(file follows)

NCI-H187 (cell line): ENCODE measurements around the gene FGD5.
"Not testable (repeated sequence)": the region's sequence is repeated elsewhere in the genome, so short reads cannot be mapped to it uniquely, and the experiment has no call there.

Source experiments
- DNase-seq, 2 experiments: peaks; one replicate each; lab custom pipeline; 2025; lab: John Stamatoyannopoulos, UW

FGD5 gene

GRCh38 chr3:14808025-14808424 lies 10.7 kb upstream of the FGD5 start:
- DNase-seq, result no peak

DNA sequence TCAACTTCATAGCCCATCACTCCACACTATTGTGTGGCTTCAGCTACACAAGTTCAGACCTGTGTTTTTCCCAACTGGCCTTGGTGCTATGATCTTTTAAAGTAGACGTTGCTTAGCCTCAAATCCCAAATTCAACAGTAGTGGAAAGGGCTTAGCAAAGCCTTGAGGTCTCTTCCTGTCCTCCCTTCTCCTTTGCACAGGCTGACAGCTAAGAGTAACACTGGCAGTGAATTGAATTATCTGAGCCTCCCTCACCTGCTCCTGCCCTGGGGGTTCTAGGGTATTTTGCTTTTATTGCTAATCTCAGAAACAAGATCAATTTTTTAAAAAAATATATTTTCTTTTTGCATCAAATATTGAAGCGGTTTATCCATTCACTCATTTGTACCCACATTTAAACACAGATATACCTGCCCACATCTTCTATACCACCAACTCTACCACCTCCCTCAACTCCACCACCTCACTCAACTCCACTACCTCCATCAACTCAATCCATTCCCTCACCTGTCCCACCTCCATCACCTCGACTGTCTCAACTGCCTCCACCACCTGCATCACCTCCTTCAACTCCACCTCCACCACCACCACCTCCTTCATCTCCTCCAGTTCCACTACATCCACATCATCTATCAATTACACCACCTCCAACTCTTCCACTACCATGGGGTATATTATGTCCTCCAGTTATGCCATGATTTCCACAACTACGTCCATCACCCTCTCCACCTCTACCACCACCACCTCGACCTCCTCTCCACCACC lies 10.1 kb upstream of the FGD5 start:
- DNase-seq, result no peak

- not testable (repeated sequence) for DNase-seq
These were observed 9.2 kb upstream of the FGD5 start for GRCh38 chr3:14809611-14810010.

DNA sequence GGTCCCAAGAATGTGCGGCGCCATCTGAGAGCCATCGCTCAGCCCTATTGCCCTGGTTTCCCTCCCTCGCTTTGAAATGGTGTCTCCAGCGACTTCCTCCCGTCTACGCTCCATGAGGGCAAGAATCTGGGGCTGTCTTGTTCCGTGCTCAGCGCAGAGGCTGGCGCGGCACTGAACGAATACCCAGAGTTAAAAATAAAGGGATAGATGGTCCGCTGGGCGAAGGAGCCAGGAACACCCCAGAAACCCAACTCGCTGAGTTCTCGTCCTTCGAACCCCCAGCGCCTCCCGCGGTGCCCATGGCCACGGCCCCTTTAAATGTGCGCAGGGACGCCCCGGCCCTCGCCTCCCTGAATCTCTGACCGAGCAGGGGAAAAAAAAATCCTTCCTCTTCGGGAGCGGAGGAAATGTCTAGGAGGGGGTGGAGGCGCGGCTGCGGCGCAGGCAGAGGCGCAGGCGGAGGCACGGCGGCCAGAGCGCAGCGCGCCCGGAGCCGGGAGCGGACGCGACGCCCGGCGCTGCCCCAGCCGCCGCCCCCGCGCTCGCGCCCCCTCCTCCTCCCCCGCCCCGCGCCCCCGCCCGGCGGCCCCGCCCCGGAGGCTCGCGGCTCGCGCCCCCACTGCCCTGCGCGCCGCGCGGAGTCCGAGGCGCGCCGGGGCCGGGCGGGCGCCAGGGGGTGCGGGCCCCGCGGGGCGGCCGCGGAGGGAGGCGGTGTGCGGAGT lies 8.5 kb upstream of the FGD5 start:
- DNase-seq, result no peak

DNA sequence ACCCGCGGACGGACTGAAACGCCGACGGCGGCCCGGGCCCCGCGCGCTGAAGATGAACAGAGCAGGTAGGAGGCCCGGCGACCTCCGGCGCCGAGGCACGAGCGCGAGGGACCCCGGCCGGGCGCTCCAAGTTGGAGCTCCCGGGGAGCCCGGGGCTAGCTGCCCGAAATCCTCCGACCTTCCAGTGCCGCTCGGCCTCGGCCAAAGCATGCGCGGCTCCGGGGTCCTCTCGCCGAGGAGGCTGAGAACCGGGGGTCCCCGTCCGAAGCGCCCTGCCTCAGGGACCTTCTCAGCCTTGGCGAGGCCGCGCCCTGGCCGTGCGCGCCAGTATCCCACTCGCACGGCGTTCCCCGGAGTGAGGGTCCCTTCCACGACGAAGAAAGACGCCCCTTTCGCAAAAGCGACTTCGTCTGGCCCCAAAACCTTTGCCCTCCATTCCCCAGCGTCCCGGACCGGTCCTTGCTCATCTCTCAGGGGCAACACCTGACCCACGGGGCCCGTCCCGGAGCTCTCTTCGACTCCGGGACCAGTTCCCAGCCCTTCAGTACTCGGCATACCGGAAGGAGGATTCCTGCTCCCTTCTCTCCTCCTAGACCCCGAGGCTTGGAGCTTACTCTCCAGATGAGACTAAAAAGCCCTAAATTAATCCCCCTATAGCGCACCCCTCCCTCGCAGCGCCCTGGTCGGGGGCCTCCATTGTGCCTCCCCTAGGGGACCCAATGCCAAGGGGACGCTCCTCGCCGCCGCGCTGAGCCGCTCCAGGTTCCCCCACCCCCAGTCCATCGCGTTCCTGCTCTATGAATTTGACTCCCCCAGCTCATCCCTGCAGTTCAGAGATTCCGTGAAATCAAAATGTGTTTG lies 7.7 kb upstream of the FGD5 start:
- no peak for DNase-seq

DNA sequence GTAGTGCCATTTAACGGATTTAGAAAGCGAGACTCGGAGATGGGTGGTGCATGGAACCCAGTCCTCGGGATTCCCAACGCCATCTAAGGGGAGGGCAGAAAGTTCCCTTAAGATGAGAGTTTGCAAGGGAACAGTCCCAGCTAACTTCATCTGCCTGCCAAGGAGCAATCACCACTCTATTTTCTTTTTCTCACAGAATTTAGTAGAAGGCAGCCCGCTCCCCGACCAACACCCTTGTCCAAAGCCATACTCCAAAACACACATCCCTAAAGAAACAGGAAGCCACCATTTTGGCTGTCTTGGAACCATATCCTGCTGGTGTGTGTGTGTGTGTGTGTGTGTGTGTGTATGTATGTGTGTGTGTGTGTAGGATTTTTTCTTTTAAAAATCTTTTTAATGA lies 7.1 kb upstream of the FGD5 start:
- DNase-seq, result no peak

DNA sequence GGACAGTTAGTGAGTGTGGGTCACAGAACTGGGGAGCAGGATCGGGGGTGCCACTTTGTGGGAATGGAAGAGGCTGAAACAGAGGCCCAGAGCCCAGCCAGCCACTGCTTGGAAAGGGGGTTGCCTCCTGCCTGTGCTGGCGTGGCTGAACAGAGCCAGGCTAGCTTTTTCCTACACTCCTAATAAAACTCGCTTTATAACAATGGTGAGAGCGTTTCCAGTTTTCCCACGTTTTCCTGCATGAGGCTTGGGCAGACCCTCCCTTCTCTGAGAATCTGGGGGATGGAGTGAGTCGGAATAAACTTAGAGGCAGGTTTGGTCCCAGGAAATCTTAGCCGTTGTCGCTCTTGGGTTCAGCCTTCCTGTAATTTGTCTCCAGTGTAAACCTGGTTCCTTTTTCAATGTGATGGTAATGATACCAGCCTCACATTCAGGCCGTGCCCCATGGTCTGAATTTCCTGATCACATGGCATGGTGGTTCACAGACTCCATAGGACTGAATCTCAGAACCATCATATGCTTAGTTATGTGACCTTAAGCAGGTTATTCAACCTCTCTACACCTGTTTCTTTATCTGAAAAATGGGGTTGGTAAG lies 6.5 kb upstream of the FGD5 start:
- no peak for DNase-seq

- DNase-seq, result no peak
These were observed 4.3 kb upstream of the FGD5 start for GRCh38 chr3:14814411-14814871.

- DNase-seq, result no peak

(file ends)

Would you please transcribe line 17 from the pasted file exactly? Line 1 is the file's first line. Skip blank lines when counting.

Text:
- DNase-seq, result no peak